Categorized | Bryen_Shoshana, USA

Petraeus a good choice in a bad situation

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By Shoshana Bryen

Shoshana Bryen

WASHINGTON, D.C.– Gen. McChrystal out, Gen. Petraeus in – but the problem of U.S. policy in Afghanistan remains as it was last week: American troops have been sent to fight for a goal that is at best unclear under rules of engagement that are at best complicated and at worst deadly.
 
It wasn’t supposed to be that way. President Obama said, “We have a clear and focused goal: to disrupt, dismantle, and defeat al Qaeda in Pakistan and Afghanistan, and to prevent their return to either country in the future.” The mechanism, as articulated by Gen. McChrystal and the President, was to bring the Afghan people to our side by offering clean, transparent and representative government centered in Kabul, along with infrastructure, jobs and security from the Taliban and its rules. Population protection was primary, even at greater risk to Coalition troops.
 
That sounds a lot like nation-building.
 
Nation building in a place that has no history of a strong center; in a tribal system governed by regional leaders who pay only marginal lip service to Kabul; where illiteracy is rampant and the 20th Century (never mind the 21st) is largely unknown; and where bribery, negotiation and warfare are the rule would be a tall order under any circumstances. In the current circumstance – under the literal gun of the Taliban and the figurative gun of a deadline next July – would seem impossible.
 
The primary elements of al Qaeda that were in Afghanistan are believed to have moved to shelter over the border in Pakistan.
 
Pakistan, for its part, was supposed to bring the rule of Islamabad to its own tribal areas and fight al Qaeda and the Pakistani Taliban while the U.S. hit its leadership from the air. While the U.S. drone war has been successful in decimating al Qaeda leadership (at the cost of a great many civilian casualties), it has become clear that elements of Pakistani intelligence are supporters of the Taliban for their own reasons. The strength of Pakistan’s civilian-led government is questionable and the fear that a nuclear-armed country will fall to internal or external radical forces is omnipresent in American military thinking.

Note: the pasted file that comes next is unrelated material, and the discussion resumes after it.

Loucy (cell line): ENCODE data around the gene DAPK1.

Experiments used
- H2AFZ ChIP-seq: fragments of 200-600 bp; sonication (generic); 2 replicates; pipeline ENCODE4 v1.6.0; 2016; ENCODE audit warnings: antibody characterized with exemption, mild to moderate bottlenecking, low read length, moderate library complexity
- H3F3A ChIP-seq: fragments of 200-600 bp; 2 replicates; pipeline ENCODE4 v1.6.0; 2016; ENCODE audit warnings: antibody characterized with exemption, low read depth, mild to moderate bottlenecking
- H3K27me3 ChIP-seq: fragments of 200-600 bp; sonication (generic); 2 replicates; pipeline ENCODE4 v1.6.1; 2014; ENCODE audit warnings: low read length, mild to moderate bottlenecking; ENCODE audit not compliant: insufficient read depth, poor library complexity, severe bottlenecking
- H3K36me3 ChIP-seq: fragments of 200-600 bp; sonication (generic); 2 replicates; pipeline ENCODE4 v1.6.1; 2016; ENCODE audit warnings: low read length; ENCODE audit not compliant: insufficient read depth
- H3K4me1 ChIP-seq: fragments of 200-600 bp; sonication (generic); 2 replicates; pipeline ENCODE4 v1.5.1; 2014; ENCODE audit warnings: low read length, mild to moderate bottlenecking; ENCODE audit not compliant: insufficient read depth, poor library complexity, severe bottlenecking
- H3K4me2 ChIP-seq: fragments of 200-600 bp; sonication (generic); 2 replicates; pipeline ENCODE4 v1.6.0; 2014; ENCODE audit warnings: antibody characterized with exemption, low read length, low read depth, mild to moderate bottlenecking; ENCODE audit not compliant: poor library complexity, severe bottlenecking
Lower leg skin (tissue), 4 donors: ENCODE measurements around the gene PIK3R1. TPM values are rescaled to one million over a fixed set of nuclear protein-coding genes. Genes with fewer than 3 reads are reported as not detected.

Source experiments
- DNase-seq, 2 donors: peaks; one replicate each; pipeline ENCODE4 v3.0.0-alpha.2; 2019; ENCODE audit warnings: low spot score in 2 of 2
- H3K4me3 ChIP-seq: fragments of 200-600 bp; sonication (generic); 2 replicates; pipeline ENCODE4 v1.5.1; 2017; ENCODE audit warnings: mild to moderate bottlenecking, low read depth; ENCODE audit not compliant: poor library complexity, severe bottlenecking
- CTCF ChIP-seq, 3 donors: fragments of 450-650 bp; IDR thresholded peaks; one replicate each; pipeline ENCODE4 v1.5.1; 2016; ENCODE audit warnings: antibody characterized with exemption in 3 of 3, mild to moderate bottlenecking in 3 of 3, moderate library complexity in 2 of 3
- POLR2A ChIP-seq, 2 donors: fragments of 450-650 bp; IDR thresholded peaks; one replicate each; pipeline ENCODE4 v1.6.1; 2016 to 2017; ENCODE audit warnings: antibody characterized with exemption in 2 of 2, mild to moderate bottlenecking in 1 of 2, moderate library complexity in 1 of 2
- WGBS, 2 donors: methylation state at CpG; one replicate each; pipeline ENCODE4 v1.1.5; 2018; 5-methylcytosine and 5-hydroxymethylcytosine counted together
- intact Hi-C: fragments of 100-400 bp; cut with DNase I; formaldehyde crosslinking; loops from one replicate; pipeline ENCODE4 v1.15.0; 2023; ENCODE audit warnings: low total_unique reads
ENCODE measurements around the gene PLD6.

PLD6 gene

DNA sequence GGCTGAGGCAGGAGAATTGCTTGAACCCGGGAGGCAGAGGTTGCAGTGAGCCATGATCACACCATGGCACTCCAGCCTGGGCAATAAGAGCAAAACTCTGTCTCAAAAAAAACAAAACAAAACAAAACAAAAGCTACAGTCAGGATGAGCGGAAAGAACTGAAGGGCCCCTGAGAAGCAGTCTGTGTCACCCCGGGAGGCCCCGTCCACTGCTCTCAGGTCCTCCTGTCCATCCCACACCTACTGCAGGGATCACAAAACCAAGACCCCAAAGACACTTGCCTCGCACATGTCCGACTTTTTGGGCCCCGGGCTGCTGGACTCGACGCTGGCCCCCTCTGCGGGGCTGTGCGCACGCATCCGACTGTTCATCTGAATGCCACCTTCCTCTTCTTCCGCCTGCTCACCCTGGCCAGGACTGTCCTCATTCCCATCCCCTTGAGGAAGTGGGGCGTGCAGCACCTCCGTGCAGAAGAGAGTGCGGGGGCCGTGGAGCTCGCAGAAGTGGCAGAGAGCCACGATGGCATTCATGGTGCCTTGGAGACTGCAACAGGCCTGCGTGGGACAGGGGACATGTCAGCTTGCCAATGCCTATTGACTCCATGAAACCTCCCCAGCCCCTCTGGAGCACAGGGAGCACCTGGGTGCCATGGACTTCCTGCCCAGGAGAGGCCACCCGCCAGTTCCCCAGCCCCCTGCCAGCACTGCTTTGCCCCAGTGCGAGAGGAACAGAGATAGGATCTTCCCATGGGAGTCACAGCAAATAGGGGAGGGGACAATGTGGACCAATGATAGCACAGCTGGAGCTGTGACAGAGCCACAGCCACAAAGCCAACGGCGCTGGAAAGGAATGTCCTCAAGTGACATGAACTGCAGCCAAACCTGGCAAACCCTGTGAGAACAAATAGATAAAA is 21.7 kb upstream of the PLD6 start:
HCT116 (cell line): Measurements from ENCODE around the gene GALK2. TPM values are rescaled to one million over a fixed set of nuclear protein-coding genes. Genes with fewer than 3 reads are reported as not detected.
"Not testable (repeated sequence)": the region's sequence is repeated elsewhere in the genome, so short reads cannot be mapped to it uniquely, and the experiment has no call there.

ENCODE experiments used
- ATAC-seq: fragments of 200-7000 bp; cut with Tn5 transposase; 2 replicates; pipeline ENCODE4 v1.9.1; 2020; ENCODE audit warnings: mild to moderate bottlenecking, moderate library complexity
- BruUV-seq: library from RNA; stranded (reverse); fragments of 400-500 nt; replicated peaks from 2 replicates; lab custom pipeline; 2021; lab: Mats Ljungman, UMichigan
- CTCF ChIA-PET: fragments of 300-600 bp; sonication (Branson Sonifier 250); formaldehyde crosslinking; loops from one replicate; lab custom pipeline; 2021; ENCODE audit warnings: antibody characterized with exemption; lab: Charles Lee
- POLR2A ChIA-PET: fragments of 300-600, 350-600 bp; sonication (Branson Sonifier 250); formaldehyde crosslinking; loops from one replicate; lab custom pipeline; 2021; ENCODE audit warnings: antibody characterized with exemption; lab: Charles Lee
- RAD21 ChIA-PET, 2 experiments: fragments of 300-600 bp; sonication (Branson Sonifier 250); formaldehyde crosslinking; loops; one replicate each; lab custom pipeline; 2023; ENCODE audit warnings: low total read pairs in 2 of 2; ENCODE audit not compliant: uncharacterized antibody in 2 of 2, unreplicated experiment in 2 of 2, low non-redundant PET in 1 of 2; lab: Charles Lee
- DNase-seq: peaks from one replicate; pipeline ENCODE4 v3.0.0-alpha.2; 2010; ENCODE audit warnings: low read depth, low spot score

Our European partners in Afghanistan have begun to retire – the Dutch are going this summer and others have insisted on largely training, not fighting, roles. (The Georgians are a welcome exception to the rule.)
 
An American Special Forces officer of our acquaintance said he has two simple metrics for whether we are winning or losing in Afghanistan – whether the Afghan people think we are losing and whether the Taliban thinks it is winning. By both metrics he believes we are losing.
 
This is what Gen. Petraeus has undertaken to command. The good news for the United States and the West is that Gen. Petraeus is the most thoughtful of American military officers. He considered the situation of Coalition forces in Iraq and the situation of the military and political players, changed the course of our operations there and steered the counter-surge to decimate al Qaeda in Iraq as well as the Shiite militias, providing space for political reconciliation and the hope of long-term stability for that country.   
 
Afghanistan is harder by orders of magnitude, but if we had to bet on someone to figure out the mechanism that will make our operations match our goal, we would bet on Gen. Petraeus.

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Bryen is senior director of security policy of the Jewish Institute for National Security Affairs.  Her column is sponsored by Waxie Sanitary Supply in memory of Morris Wax, longtime JINSA supporter and national board member.

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